Winnipeg Free Press (Newspaper) - May 25, 2015, Winnipeg, Manitoba C M Y K PAGE A4 A 4 WINNIPEG FREE PRESS, MONDAY, MAY 25, 2015 TOP NEWS winnipegfreepress. com Craig and Marc Kielburger Craig and Marc Kielburger co- founded Free The Children and are authors of the new book, Living Me to We: The Guide for Socially Conscious Canadians. metowe. com/ living A sense of purpose is good for your brain by: Craig and Marc Kielburger Mabel sat in her Chicago apartment, waiting to die. Once an active social butterfly, the 85- yearold found herself increasingly cocooned at home because of age- related illnesses such as arthritis. A downward spiral ensued: the less Mabel went out, the more she lost touch with friends, the more aimless and depressed she felt, the less healthy she became, and the less she was able to get out of the house. Then Mabel ( not her real name) decided to set herself a goal: write one letter a week to an old acquaintance— friends or former coworkers. The responses came pouring back, reigniting past friendships and making new one with their children and grandchildren. In building this new social network and sharing her stories from the past with a new generation, Mabel found purpose again. Today Mabel is happy and healthier, and even her ability to get around is improving. Mabel is one of the elderly participants in an ongoing study at Rush University in Chicago. Researchers, including psychologist Dr. Patricia Boyle, have discovered that having a purpose in life can actually improve our health. It’s a topic that fascinates us because so much of our work is devoted to helping Canadian youth, and people in developing countries, find purpose in their lives with the goal of building a better world. Dr. Boyle told us the Rush study was inspired by Viktor Frankl, a Jewish neurologist who survived the Nazi concentration camps. Frankl observed that among his fellow prisoners, the idealists who had a purpose in life, or truly believed their life still had meaning, were healthier and better able to survive the deprivation and diseases of the camps. But in the decades since, no one had ever put Frankl’s hypothesis to the scientific test. “ We wanted to see if it was really true that having a purpose makes you healthier,” Boyle says. In 2007, the research team assembled a study group of thousands of individuals with an average age of around 85. Each participant answered a questionnaire that asked them to rate, on a scale of one to 10, how much they agreed with statements like, “ There is still a lot I want to accomplish in my life.” The researchers then ranked each person on the degree of purpose in their life. We were pleased to hear Boyle’s observation that the elderly participants in the study who had a strong sense of purpose were more often driven by social goals— volunteering, or passing on their life experience like Mabel— than self- centered goals like accumulating wealth. The researchers also found participants who had more purpose- driven lives lived longer, had lower rates of disability and were less likely to experience neuro- degenerative issues like Alzheimer’s disease. Thrilled by this, Boyle says she and her colleagues wondered: “ Why is this? Is having goals and a purpose doing something in the brain?” The research team looked at hundreds of autopsies on study participants and were excited to discover that the brains of those with higher purpose were half as likely to have stroke- related brain damage. Boyle was quick to point out that they took into account other lifestyle factors— physical activity, eating habits, smoking— that also affect strokes, and purpose still emerged as a key influencer on brain health. “ What we’ve seen is very encouraging. The evidence is there that increasing your sense of purpose can have a benefit, even late in life,” Boyle says. The Rush research complements other recent studies. A 2013 study at Carnegie Mellon University in Pittsburgh of 1,000 adults aged 51 to 91 found that volunteering 200 hours a year measurably lowers stress levels and blood pressure. In February, a paper published in the Journal of Economic Psychology showed that donating to a charity markedly improves physical and emotional well- being. Why not take a little time, sit down and think about your purpose? What’s your passion, and what goals do you want to achieve with that passion? You’ll be doing yourself— and the world— a big favour. Brothers Craig and Marc Kielburger founded a platform for social change that includes the international charity, Free The Children, the social enterprise, Me to We, and the youth empowerment movement, We Day. I T appears there could be three times more debates between party leaders in the 2015 federal election campaign than in any previous campaign. A good thing, right? That depends on whom you talk to. For the first time since 1968, a consortium of Canada’s principal broadcasters will not hold a monopoly on televised debates among party leaders. Prime Minister Stephen Harper and the Conservatives have decided not to participate in the traditional English- and French- language debates organized by the consortium, preferring to appear in as many as five independently organized debates. To date, the Tories have agreed to debates hosted by Quebec broadcaster TVA, Maclean’s magazine, the Globe and Mail and the Munk Debates. The broadcasters’ consortium — comprised of CBC, CTV, Global and Radio- Canada — is still planning on going ahead with two debates, one in each official language. However, they will not include the Tories. Why are the Conservatives messing with debate tradition? No one is certain, but there are theories. Some believe Harper and his election team are trying to de- emphasize the importance of the debates by doing a greater number of shorter ones. It is rumoured the broadcast consortium had planned on two English and two French debates, each two hours long, for eight hours in total. Of the four debates the Tories have agreed to join, none has specified a format or length. We could end up with more individual debates, but less overall time debating. Others believe the Conservatives want more individual debates so they can have greater opportunity to ravage Liberal Leader Justin Trudeau. He is the least experienced of the leaders, and some Tories do not want him to benefit from merely surviving a one- and- done debate. And some believe Harper and the Tories are doing this to manipulate the format. The broadcast consortium was able to more or less control the format and deny any one party leader the opportunity to tip the scales in his or her favour. It seems likely the Tories will have more influence now than under the old rules. None of these theories adequately explains the potential downside to five independent debates. Namely, that Harper is providing his enemies with more opportunities to score political points. And even though none of the debates will enjoy the enormous audience generated by the consortium debates, the media will cover each debate intensively. That means more debate- related headlines, and more speculation about who won or lost each debate. That is a scenario fraught with peril for any incumbent government; more swings at the incumbent means more chances for a knockout blow. It is ironic to say the least that the broadcast consortium, now desperate to stay in the debate game, wasted little time in inviting Green party Leader Elizabeth May to participate. In the past, the consortium has wilted in the face of opposition from the major parties and kept May on the sidelines. This time, desperate for warm bodies, May has already been given a place in the French and English debates. This brings to an end a series of bad hands dealt to the Greens in past elections. May was allowed to participate in the 2008 debates, but only after a groundswell of public opinion moved other parties to agree to let her in. In 2011, however, May was shut out by the consortium because her party did not have an MP in the House of Commons. It mattered little the Greens had received nearly one million votes in the 2008 election. Despite being excluded, May was elected as an MP. It seems as if some of the new independent debates will follow that tradition and exclude the Greens. The Globe and Mail has made it clear only the three major parties will be invited to its debate on the economy, although Maclean’s has invited the Greens. It will take some time to figure out the logic behind the Conservative debate strategy. However, regardless of how it turns out, the Tories have provided the most compelling argument to date for taking the debates out of the hands of broadcasters and parties, and putting them into the hands of some sort of independent, non- partisan commission. Debates are a key element in voter engagement and part of the foundation of the electoral process. Neither the broadcasters nor registered political parties should be allowed to decide how many debates will take place, or set the rules. Voters, through an independent body, should have the last word on when, where and how many. To date, only the Liberal party has promised to create such an independent body to oversee electoral debates. Perhaps, as the campaign unfolds and we get to see which party benefits the most from this new and more convoluted approach to setting the debates, other parties will join the call for independent oversight. dan. lett@ freepress. mb. ca E DMONTON — Rachel Notley ushered in Alberta’s first change of government in almost 44 years Sunday, being sworn in on the steps of the legislature as the 17th premier while thousands who jammed the grounds cheered her on. “ My friends, it is springtime in Alberta, and a fresh wind is blowing,” the NDP leader told the crowd after she and her 11 cabinet ministers took their oaths. “ Today we open up a new chapter in the story of Alberta.” It was a festival atmosphere under sunny skies amid sticky heat alleviated only by the occasional gust of wind. There were kids and adults. Some stood in the reflecting pool to watch. They came in shorts and swimsuits. They ate free ice cream, chanted “ Rachel! Rachel! Rachel!” and roared in approval when it was announced former premier Jim Prentice and his Progressive Conservative government had resigned. Afterwards, the New Democrat elected members and cabinet ministers waded into the crowd to shake hands and pose for pictures. “ It really is about opening up this legislature and... making the government of Alberta meaningful to Albertans again,” Notley told reporters. Former Calgary alderman Joe Ceci was named the finance minister at the ceremony. Former teacher and school administrator Marg McCuaig- Boyd was posted to energy. Former NDP leader Brian Mason is the new minister of infrastructure and transportation. The ceremony brought to a close 43 years, eight months, and 15 days of Progressive Conservative rule. It is the longest stretch of power by one party in Canadian history. Notley’s team made its own history on May 5, capturing 54 of 87 legislature seats to dethrone the Tories. It’s the first NDP government in Alberta. It is also a passing of the torch. Notley’s father, Grant Notley, was the leader of Alberta’s NDP during lean years for the party in the 1970s and early ’ 80s. He died in a plane crash in 1984, just two years before the NDP made a historic breakthrough, winning 16 seats and forming official Opposition in 1986. Notley ran on a plan that includes higher income taxes for the wealthy and rolling back many of Prentice’s proposed tax and fee hikes. She has promised a review of oil royalties, to hike the minimum wage to $ 15 by 2018, to fund thousands of new grade- school students arriving this fall, and to balance the budget by 2018- 19. The NDP hopes to put behind it a difficult week of transition. Last Friday, the party apologized for using online invitations to the taxpayer- funded swearing- in as a way to raise funds. It also ejected rookie member Deborah Drever following the circulation of a series of questionable photos. The 26- year- old will sit as an Independent. The ceremony launches a busy schedule. The cabinet will hold its first meetings, in Calgary, on Wednesday and Thursday. The legislature resumes June 11 for the selection of a new Speaker. There will be a speech from the throne on June 15 followed by a short session mainly to pass a bill to keep the province’s money flowing while Notley’s team crafts its first budget to be released in the fall. The election has radically redrawn the legislature seating chart. The Tories have been reduced to just nine seats. The Wildrose party captured 21 seats to remain the Opposition. David Swann, the interim leader of the Liberals, is now the party’s only legislature member. Greg Clark, leader of the Alberta Party, won for the first time in Calgary Elbow. Prentice’s seat is the lone vacancy. He quit politics on election night. — The Canadian Press Timely transitions in Canadian politics EDMONTON — Rachel Notley officially became Alberta’s 17th premier Sunday, 19 days after the New Democrats won a majority in the May 5 election. Here is a look at the length of some power transitions in other provinces: . British Columbia : On May 16, 2001, voters elected the Liberals to replace the governing NDP. Premier Gordon Campbell took office 20 days later on June 5. . Alberta : On Aug 30, 1971, voters elected the Progressive Conservatives to replace the governing Social Credit party. Premier Peter Lougheed took office 11 days later on Sept. 10. . Saskatchewan : On Nov. 7, 2007, voters elected the Saskatchewan Party to replace the governing NDP. Premier Brad Wall took office 14 days later on Nov. 21. . Manitoba : On Sept. 21, 1999, voters elected the NDP to replace the governing Progressive Conservatives. Premier Gary Doer took office 14 days later on Oct. 5. . Ontario : On Oct. 2, 2003, voters elected the Liberals to replace the governing Progressive Conservatives. Premier Dalton McGuinty took office 21 days later on Oct. 23. . Quebec : On April 7, 2014, voters elected the Liberals to replace the governing Parti Québécois. Premier Philippe Couillard took office 16 days later on April 23. . Newfoundland and Labrador : On Oct. 21, 2003, voters elected the PCs to replace the governing Liberals. Premier Danny Williams took office 16 days later on Nov. 6. . New Brunswick : On Sept. 22, 2014, voters elected the Liberals to replace the governing Progressive Conservatives. Premier Brian Gallant took office 15 days later on Oct. 7. . Prince Edward Island : On May 28, 2007, voters elected the Liberals to replace the governing Progressive Conservatives. Premier Robert Ghiz took office 15 days later on June 12. . Nova Scotia : On Oct. 8, 2013, voters elected the Liberals to replace the governing NDP. Premier Stephen McNeil took office 14 days later on Oct. 22. — The Canadian Press Conservatives’ debate strategy a game changer Harper to sidestep traditional forums DAN LETT JASON FRANSON / THE CANADIAN PRESS Rachel Notley and her NDP cabinet acknowledge their supporters Sunday in Edmonton. Alberta’s ‘ new chapter’ Party atmosphere as Notley sworn in as province’s 17th premier By Dean Bennett A_ 04_ May- 25- 15_ FP_ 01. indd A4 5/ 24/ 15 9: 34: 34 PM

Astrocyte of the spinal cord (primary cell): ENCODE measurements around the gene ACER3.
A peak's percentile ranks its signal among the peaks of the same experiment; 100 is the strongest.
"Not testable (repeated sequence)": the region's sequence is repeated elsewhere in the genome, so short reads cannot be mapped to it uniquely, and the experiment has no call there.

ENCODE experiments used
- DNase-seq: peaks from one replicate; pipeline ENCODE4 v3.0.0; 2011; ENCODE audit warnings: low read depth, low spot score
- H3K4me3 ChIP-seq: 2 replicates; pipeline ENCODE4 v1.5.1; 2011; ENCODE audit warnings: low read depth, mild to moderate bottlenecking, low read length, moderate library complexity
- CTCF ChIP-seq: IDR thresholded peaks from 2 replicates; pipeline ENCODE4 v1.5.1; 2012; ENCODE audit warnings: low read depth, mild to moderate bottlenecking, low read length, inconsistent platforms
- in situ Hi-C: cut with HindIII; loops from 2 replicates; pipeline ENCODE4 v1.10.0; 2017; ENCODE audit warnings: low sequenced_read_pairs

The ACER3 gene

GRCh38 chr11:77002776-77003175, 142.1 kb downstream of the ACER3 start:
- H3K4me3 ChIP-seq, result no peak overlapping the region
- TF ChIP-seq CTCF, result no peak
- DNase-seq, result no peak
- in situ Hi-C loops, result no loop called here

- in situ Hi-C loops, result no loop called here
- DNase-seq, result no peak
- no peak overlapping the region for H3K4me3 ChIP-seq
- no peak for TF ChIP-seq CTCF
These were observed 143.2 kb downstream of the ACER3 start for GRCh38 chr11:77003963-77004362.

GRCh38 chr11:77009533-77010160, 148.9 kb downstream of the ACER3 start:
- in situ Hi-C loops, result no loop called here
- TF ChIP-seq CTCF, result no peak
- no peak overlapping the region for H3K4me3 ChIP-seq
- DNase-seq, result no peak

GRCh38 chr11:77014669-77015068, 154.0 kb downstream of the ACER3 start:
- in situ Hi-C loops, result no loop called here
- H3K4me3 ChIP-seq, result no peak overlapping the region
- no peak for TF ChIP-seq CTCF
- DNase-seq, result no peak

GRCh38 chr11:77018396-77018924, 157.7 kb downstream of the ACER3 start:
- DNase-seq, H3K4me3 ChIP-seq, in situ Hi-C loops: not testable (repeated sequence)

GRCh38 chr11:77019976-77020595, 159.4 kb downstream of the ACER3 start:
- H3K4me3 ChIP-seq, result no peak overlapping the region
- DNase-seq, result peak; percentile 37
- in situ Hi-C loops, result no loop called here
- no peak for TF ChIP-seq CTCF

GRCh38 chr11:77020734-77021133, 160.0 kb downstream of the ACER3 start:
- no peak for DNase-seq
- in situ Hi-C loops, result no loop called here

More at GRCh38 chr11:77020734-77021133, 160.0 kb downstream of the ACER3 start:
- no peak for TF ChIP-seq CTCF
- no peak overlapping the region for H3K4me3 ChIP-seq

Search all Winnipeg, Manitoba newspaper archives

All newspaper archives for May 25, 2015